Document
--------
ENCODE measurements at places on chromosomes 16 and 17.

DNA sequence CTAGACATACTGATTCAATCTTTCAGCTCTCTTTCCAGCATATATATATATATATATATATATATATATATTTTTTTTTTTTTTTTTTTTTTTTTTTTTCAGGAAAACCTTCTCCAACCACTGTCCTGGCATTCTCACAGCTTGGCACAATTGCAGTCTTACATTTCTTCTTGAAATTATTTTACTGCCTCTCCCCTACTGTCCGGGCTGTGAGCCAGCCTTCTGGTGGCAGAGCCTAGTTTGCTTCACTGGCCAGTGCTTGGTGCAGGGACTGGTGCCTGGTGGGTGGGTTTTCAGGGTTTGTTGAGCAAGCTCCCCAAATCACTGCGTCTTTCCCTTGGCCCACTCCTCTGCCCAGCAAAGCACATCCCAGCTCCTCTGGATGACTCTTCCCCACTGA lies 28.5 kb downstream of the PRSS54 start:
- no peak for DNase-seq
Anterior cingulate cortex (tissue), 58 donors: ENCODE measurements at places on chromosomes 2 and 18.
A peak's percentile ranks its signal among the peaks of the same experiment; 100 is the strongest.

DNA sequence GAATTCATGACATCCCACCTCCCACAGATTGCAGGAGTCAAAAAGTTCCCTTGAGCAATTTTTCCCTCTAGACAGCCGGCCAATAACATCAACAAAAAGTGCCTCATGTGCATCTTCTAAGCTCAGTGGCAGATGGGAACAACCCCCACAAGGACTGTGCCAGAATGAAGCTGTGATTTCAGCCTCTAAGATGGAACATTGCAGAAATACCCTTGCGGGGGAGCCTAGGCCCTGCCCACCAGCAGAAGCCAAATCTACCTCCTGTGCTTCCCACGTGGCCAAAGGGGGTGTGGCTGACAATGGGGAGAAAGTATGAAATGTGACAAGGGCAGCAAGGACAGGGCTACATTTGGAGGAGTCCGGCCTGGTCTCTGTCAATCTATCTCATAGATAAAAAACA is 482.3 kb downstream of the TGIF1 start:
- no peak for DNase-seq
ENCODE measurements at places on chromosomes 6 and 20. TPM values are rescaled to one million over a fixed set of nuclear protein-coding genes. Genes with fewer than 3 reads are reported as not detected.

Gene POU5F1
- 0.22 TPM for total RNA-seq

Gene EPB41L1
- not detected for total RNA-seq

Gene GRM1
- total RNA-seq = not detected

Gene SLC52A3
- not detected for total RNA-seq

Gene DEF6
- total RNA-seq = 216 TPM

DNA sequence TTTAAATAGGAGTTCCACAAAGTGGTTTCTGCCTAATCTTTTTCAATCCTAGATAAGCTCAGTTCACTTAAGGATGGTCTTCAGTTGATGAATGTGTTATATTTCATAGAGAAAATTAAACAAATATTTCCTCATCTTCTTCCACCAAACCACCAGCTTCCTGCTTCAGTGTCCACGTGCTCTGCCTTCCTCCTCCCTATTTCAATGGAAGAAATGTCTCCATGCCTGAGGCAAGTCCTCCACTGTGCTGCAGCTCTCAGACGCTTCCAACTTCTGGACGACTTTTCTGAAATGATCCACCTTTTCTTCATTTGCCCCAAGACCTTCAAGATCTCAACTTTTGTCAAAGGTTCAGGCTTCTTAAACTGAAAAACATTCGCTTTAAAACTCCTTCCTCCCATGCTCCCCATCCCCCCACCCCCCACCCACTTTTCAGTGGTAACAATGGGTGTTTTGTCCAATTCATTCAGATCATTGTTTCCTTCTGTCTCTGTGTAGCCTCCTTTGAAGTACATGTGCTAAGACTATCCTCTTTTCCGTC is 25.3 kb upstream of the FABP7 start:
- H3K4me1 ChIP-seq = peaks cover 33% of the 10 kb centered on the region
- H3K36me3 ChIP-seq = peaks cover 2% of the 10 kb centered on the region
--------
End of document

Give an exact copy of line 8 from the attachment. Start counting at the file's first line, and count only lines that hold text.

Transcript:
ENCODE measurements at places on chromosomes 6 and 20. TPM values are rescaled to one million over a fixed set of nuclear protein-coding genes. Genes with fewer than 3 reads are reported as not detected.